Basic tests. These are intended to provide simple and readily applicable methods of conrming the identity of active ingredients. They are especially useful when a fully equipped laboratory and/or analytical expertise are not available and when indicative and rapid control is needed. Basic tests therefore have a clearly dened but limited role and are valuable tools for primary testing and for the detection of counterfeit drugs, but cannot replace a full analysis. When the identity is in doubt, further testing should be performed. Basic tests should be promoted and further developed. Screening tests. The WHO Expert Committee on Specications for Pharmaceutical Preparations has endorsed on several occasions the usefulness of thin-layer chromatography (TLC) in screening the identity of drugs and detecting counterfeit drugs and gross degradation. The method may be used for qualitative purposes and requires the use of appropriate Chemical Reference Substances. The development and validation of robust experimental conditions for TLC, both for eld and laboratory testing, especially in the context of WHOs disease control programmes (i.e. those on malaria, tuberculosis and AIDS), is the principal objective of the Department of Essential Drugs and Medicines Policy.

Screening tests cannot replace a full analysis. When the result indicates deciencies in quality, a full pharmacopoeial analysis must therefore be performed.
Pharmacopoeial monographs. The International Pharmacopoeia provides international standards for the content, purity and quality of active ingredients, pharmaceutical products and excipients moving in international commerce. Each monograph must be interpreted in accordance with all the general requirements and testing methods, texts or notices pertaining to it. A product is not of pharmacopoeial quality unless it complies with all the requirements stated in the respective context. Moreover, the underlying principle of a pharmacopoeia is that pharmaceutical substances and products intended for medical use should be manufactured according to Good Manufacturing Practices since quality cannot be tested into a product.

The recently adopted approach to include in newly developed monographs alternative analytical procedures when more sophisticated methods are described in the monographs concerned should be maintained. The development of monographs in the context of WHOs disease control programmes (i.e. those on malaria, tuberculosis and AIDS) is a priority.

Monographs in The International Pharmacopoeia, together with related general methods and notices have an added value as discussed above and can also be used as references in the development of national (local) quality standards as well as for the assessment of sections on quality control in registration dossiers.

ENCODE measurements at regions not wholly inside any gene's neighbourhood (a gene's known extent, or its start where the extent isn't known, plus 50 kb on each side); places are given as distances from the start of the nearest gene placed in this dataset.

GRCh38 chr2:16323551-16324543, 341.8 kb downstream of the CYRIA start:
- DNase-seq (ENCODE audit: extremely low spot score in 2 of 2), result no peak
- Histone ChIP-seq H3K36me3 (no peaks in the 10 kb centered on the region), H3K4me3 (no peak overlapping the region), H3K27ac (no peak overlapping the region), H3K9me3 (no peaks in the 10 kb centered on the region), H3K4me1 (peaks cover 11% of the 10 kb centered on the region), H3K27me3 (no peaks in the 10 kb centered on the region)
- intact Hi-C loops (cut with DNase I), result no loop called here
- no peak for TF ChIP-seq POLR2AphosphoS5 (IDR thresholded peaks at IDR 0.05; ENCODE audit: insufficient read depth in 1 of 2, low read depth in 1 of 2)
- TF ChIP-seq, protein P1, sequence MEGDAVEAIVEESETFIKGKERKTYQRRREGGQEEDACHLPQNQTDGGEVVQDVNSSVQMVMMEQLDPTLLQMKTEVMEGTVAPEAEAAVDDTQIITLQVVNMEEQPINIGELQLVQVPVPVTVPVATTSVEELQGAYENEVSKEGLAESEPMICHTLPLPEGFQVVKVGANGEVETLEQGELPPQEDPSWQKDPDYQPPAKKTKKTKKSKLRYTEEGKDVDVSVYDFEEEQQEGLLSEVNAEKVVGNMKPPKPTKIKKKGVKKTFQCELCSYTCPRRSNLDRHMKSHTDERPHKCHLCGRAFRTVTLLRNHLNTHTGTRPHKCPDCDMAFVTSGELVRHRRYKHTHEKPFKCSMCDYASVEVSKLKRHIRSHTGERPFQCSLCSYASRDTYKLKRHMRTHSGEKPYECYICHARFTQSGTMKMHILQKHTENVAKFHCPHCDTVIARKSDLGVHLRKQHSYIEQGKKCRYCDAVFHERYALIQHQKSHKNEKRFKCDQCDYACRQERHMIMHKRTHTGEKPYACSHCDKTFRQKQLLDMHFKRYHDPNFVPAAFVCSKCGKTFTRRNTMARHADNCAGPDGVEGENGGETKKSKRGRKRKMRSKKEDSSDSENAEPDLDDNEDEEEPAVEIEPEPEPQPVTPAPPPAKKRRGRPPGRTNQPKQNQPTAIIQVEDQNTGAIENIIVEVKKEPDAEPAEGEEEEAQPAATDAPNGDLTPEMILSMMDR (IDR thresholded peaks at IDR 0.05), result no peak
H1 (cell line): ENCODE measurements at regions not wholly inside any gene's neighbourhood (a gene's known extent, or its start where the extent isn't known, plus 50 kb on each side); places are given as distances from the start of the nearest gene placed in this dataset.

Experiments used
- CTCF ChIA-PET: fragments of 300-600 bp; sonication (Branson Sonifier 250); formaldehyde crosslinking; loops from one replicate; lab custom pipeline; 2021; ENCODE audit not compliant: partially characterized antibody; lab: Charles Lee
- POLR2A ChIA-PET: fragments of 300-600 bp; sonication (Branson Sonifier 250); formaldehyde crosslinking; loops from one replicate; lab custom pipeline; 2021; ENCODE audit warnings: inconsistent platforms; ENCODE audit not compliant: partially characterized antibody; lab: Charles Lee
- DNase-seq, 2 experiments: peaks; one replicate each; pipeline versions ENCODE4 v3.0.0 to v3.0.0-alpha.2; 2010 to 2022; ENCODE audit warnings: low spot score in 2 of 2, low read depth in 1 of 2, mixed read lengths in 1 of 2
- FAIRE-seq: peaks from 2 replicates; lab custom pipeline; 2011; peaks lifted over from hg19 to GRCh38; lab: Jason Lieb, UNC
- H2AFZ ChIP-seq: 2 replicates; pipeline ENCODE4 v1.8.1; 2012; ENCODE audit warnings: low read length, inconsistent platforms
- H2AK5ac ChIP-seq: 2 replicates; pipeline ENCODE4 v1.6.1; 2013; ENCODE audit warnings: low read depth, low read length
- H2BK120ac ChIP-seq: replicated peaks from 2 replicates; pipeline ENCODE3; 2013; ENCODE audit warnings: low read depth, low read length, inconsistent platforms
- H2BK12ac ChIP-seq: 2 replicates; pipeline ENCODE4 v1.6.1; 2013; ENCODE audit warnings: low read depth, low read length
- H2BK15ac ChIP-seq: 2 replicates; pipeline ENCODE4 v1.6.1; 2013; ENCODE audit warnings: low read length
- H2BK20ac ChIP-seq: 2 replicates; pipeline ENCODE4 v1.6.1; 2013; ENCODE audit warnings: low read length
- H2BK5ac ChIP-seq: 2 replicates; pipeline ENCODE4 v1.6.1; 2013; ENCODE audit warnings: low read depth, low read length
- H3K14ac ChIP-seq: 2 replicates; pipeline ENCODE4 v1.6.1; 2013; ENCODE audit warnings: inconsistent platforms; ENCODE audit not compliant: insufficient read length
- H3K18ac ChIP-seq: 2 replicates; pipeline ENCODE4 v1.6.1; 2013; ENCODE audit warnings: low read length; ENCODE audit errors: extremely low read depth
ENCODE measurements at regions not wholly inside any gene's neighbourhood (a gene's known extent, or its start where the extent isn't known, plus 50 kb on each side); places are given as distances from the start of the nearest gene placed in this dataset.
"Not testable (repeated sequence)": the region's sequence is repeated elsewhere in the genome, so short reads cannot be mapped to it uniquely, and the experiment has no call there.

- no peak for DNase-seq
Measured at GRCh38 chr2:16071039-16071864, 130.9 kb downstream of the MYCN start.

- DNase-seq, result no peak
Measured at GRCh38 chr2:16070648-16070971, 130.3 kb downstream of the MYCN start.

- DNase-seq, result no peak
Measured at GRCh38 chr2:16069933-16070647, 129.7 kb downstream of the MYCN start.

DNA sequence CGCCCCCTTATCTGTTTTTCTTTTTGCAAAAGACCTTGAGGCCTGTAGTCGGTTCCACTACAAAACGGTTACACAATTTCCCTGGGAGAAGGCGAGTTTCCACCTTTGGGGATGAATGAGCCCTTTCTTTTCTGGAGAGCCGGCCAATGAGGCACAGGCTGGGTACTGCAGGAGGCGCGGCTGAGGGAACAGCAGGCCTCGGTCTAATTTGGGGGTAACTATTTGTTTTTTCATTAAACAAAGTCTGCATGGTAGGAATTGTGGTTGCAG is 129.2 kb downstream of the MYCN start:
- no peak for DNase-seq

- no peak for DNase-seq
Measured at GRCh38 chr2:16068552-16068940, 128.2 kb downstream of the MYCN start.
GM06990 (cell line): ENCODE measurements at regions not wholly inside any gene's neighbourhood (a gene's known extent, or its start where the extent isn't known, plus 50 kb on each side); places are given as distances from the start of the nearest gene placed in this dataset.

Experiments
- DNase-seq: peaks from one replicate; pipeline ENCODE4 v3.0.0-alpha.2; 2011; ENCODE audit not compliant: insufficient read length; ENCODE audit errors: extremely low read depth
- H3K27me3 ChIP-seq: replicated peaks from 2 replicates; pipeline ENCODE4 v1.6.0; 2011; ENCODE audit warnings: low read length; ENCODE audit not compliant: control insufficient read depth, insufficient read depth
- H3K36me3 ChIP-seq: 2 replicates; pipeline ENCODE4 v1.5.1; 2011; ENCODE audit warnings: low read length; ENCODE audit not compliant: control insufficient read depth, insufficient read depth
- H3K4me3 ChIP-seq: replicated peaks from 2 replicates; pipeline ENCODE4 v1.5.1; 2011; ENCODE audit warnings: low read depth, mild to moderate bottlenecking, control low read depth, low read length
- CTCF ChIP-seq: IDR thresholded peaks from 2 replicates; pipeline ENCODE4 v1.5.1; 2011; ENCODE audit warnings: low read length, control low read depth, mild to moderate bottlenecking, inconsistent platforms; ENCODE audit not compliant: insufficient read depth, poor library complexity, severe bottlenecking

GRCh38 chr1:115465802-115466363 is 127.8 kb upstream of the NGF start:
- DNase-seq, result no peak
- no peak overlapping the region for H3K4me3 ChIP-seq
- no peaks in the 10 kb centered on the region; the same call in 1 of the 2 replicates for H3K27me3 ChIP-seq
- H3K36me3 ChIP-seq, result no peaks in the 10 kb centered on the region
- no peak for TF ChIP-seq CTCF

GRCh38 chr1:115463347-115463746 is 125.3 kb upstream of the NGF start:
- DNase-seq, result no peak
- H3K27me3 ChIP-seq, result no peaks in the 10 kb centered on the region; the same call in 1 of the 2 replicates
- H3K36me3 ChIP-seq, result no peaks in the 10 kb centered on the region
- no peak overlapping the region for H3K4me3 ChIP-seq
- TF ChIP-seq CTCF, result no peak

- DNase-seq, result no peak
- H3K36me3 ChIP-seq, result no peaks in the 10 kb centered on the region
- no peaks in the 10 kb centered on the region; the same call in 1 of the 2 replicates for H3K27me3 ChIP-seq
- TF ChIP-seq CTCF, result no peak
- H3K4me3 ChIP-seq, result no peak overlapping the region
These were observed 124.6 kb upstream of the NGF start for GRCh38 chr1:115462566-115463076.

Independence of WHO and independent worldwide validation

Independent worldwide validation of analytical methods is very important, particularly in the context of the use of generics traded and sourced internationally. The active assistance of numerous WHO collaborating centres worldwide is therefore essential in developing international requirements and must be encouraged. The validation of newly developed analytical methods, e.g. for antiretrovirals, should be performed too. The independence of WHO in this matter is unique and of fundamental importance.
International Chemical Reference Substances

The establishment of International Chemical Reference Substances is also an essential part of quality control. This major task is directly related to pharmacopoeial activities and is performed by the WHO Collaborating Centre for Chemical Reference Substances in Kungens Kurva, Sweden. This work should be fully supported to ensure the supply of International Chemical Reference Substances and thus the success of WHO programmes. List of priorities In the context of drug quality control priorities are as follows: Continuation of the development of international requirements for testing pharmaceuticals. Promotion of the global and step-wise approach in the quality control of pharmaceuticals. Increasing the availability of documents and information on WHO activities in quality control. Providing advice to WHO priority programmes on quality control matters. Strengthening collaboration with the Pharmacopoeial Discussion Group. Providing information to WHO Member States on the harmonization process and collaboration. Promotion of external assessment schemes to improve the performance and recognition of laboratories. Coordination of training courses for quality control laboratories on essential sophisticated techniques.